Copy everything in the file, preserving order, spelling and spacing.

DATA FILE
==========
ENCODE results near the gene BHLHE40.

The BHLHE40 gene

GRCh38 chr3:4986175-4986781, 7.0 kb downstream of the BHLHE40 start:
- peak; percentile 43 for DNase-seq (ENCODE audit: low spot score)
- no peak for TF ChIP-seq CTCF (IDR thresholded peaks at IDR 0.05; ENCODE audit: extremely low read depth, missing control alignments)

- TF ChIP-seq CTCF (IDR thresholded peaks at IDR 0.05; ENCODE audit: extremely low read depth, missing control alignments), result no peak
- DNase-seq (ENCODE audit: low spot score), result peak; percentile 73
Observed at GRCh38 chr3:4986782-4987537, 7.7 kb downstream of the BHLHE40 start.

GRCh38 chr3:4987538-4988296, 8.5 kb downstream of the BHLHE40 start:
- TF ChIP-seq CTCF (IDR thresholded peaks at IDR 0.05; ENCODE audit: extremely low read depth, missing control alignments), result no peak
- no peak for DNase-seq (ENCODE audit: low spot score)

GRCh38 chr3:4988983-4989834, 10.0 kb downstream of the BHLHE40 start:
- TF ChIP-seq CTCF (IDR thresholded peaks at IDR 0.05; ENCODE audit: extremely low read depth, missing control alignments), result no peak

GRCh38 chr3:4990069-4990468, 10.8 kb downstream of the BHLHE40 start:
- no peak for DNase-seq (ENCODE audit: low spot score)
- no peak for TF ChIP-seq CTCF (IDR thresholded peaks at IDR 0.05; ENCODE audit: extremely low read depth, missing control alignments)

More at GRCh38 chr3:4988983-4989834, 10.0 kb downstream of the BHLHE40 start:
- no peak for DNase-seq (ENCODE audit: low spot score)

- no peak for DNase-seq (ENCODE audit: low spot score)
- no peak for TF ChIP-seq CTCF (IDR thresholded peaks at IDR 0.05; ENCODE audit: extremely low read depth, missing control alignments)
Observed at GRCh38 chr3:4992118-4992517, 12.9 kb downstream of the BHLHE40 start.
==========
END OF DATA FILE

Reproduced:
ENCODE results near the gene BHLHE40.

The BHLHE40 gene

GRCh38 chr3:4986175-4986781, 7.0 kb downstream of the BHLHE40 start:
- peak; percentile 43 for DNase-seq (ENCODE audit: low spot score)
- no peak for TF ChIP-seq CTCF (IDR thresholded peaks at IDR 0.05; ENCODE audit: extremely low read depth, missing control alignments)

- TF ChIP-seq CTCF (IDR thresholded peaks at IDR 0.05; ENCODE audit: extremely low read depth, missing control alignments), result no peak
- DNase-seq (ENCODE audit: low spot score), result peak; percentile 73
Observed at GRCh38 chr3:4986782-4987537, 7.7 kb downstream of the BHLHE40 start.

GRCh38 chr3:4987538-4988296, 8.5 kb downstream of the BHLHE40 start:
- TF ChIP-seq CTCF (IDR thresholded peaks at IDR 0.05; ENCODE audit: extremely low read depth, missing control alignments), result no peak
- no peak for DNase-seq (ENCODE audit: low spot score)

GRCh38 chr3:4988983-4989834, 10.0 kb downstream of the BHLHE40 start:
- TF ChIP-seq CTCF (IDR thresholded peaks at IDR 0.05; ENCODE audit: extremely low read depth, missing control alignments), result no peak

GRCh38 chr3:4990069-4990468, 10.8 kb downstream of the BHLHE40 start:
- no peak for DNase-seq (ENCODE audit: low spot score)
- no peak for TF ChIP-seq CTCF (IDR thresholded peaks at IDR 0.05; ENCODE audit: extremely low read depth, missing control alignments)

More at GRCh38 chr3:4988983-4989834, 10.0 kb downstream of the BHLHE40 start:
- no peak for DNase-seq (ENCODE audit: low spot score)

- no peak for DNase-seq (ENCODE audit: low spot score)
- no peak for TF ChIP-seq CTCF (IDR thresholded peaks at IDR 0.05; ENCODE audit: extremely low read depth, missing control alignments)
Observed at GRCh38 chr3:4992118-4992517, 12.9 kb downstream of the BHLHE40 start.